On July 4, John Cena reached the hearts of millions with a simple, yet powerful PSA called We Are America.
This video could not have come at a better time. Today, war is everywhere; racism is a deadly epidemic; homophobia is a danger…and the political climate is stormy, to say the least. Chances are, you will run into a great deal of heated conversations this week – both on social media and IRL.
“Non-Violent Communication” is a term you might hear thrown around in meditation classes or therapy sessions – but it’s much more than that. It’s a powerful tool that everyone can use.
Consider the issue from all angles.
In We Are America, Cena asks viewers to close their eyes and picture the “average” American. He doesn’t start out by telling us what we’re “supposed” to think; he simply asks for our point of view.
Aristotle once said, “It is the mark of an educated mind to be able to entertain a thought without accepting it.” You can listen to another person’s views without giving up your own. Keeping an open mind gives you a better chance of discovering what you have in common. This creates a foundation of trust.
Remember – the goal is ultimately for the other person to entertain your point of view, just as you’re entertaining theirs. If you offer yourself as an example of what peaceful communication looks like, they may be more likely to reciprocate.
State your observations, facts first.
After asking viewers to picture their “average” American, John Cena offers some rapid-fire facts about our country. “51 percent [of American citizens] are female,” he states. “So first off, the average American is a woman.” By offering hard data to support his position, Cena solidifies his perspective as true.
In personal conversations, using “I” statements and presenting undisputable facts are the most effective ways to communicate peacefully. For example: “I’ve noticed that you use a number of racial slurs from time to time,” is a lot less divisive than just saying “You’re a racist.”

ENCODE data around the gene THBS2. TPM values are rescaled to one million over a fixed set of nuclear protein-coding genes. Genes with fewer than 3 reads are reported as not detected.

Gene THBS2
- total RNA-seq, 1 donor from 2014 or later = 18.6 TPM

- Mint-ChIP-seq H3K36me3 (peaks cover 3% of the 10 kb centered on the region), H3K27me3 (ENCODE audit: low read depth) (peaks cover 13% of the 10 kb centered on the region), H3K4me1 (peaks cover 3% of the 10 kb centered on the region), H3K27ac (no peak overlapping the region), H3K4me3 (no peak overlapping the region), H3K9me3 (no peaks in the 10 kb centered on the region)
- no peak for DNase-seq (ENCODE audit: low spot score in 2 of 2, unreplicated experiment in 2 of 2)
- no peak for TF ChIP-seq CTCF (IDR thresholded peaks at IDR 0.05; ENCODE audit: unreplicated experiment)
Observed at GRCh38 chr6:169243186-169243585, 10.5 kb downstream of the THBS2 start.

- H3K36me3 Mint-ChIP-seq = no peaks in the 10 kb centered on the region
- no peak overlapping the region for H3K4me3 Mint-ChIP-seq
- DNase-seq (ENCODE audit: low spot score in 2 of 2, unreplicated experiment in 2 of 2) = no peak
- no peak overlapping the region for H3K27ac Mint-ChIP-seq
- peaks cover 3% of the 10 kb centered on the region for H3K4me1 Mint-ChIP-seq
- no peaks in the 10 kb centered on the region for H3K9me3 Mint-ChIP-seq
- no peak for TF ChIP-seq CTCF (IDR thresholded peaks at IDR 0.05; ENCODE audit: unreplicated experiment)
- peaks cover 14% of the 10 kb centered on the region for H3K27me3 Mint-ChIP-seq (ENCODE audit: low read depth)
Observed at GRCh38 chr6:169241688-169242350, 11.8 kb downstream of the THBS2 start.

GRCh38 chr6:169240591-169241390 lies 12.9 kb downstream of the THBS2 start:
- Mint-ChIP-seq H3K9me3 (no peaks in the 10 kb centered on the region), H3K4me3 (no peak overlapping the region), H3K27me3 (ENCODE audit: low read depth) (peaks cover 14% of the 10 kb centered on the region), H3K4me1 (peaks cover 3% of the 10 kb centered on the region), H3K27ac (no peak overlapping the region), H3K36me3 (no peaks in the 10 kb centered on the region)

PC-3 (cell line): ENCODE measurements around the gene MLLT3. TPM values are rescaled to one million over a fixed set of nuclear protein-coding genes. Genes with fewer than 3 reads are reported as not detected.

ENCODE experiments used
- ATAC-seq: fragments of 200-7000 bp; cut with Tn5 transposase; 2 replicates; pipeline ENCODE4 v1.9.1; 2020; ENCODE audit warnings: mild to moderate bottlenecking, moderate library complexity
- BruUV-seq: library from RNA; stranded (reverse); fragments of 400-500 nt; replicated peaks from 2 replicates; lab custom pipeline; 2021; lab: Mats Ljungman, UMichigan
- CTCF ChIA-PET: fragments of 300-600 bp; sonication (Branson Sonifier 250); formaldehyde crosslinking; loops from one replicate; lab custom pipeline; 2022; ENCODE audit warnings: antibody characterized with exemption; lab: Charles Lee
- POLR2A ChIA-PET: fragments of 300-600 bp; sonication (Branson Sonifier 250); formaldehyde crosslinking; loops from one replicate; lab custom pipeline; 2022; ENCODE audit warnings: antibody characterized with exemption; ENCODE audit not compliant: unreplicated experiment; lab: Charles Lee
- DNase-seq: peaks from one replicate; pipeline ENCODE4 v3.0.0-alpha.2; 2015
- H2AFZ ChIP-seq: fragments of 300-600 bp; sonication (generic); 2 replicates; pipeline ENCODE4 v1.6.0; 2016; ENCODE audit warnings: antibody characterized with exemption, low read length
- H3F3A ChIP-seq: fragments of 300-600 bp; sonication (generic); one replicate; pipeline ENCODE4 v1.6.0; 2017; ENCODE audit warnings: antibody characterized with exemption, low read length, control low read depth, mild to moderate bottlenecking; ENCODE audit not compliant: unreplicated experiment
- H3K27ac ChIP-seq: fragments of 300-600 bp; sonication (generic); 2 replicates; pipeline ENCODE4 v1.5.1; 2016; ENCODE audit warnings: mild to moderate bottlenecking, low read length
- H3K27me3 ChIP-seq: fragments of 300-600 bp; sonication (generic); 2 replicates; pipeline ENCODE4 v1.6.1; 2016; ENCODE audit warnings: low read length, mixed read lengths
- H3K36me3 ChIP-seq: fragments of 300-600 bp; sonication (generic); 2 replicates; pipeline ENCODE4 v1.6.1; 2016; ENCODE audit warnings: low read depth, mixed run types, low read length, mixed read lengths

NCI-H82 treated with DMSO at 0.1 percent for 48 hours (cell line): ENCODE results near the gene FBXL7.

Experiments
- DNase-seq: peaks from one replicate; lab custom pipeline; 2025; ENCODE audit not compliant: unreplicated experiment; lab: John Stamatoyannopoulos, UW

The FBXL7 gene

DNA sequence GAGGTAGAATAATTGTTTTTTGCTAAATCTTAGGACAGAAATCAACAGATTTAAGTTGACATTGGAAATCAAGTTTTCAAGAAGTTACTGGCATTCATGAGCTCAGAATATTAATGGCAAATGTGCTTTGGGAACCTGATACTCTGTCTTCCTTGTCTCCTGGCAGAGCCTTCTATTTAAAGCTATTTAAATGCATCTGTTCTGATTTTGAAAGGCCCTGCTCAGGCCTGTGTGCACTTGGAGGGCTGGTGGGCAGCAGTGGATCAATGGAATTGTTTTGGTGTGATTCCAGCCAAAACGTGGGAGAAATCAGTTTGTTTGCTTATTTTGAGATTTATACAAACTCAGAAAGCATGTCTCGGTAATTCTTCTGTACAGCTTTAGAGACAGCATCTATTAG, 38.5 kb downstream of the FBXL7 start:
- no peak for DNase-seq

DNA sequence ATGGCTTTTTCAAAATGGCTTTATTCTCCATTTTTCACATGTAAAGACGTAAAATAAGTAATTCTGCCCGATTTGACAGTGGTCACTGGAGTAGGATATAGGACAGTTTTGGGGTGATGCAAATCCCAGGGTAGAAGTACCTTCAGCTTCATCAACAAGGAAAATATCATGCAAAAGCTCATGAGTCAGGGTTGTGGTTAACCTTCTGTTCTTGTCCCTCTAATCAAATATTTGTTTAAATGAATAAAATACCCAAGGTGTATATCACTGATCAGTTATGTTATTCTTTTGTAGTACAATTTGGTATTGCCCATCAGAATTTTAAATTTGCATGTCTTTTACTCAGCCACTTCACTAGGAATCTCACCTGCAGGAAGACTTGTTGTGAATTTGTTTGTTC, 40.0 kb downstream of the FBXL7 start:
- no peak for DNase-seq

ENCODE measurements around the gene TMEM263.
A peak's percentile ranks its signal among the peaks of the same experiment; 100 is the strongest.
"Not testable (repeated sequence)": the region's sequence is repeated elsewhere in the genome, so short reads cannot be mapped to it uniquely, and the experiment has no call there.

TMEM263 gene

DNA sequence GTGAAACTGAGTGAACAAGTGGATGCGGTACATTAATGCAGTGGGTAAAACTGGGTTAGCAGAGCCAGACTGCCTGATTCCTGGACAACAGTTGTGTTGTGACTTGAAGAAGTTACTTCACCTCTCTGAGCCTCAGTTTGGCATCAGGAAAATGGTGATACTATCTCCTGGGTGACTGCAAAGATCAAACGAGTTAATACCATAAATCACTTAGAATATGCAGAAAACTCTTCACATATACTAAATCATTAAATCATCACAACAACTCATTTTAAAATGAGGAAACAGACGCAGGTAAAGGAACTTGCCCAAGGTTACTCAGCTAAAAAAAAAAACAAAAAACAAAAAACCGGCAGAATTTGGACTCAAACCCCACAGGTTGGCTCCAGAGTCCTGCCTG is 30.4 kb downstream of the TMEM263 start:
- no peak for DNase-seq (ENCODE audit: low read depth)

Rather than labeling them outright (“racist”), present some facts and/or previous incidents (“racial slurs”) to support your position.
Empathy is a superpower. Use it.
By expressing your feelings about a certain subject, you’re initiating an emotional exchange. In the PSA, Cena argues against the wrong definition of “patriotism” that people use to justify hatred. But he doesn’t say “stop being bigots, America.” Instead, Cena offers empathy: if we really want to love our country (and he believes we do) then we ought to love the people in it – regardless of gender, orientation, religion or race.
“After all, what’s more American than freedom to celebrate the things that make us – us?”
Notice he said “us.” We all deserve acceptance; that’s the point.
To receive empathy, you must also give it. By saying something like, “I feel sad and scared that you would _____,” you’re being vulnerable. And that gives the other person space to lower their defenses and be vulnerable, too.
In the video, John Cena gives us a choice to add value to our lives by contributing directly to the country we love. He effectively communicates that our point of view matters. And to be needed is to be important.
Instead of saying “you’re holding me back,” one might instead say “I need support from you in _____.” Articulating your needs in this way shows others that they can be a meaningful part of the solution.
When we explain our needs to others, we add value to their cooperation. And cooperation is the goal of non-violent communication.
Don’t be afraid to make requests.
For people planning to celebrate their patriotism with fireworks and flags, John Cena ends the PSA with a simple call to action (of sorts). “Remember that to love America means to love all Americans…because love has no labels.”
You can’t change a person’s mind; all you can do is offer them an alternative. This can be done with a final request: “Would you be willing to stop using words like ____?” “Would you like to talk to a professional?” or, “Would you be interested in hearing more about this next time we meet?” Questions like these leave the ball in their court. The rest is not in your control.
Nonviolence means knowing when to walk away.
At the end of the day, your opinions are yours. But facts belong to everybody, so here’s the most important one: Love is the single most powerful force on the planet. It’s available to all of us, free of charge. And the more you practice it, the stronger love gets. Nonviolent communication is one of the most effective ways to bring lasting change in a world that really needs it.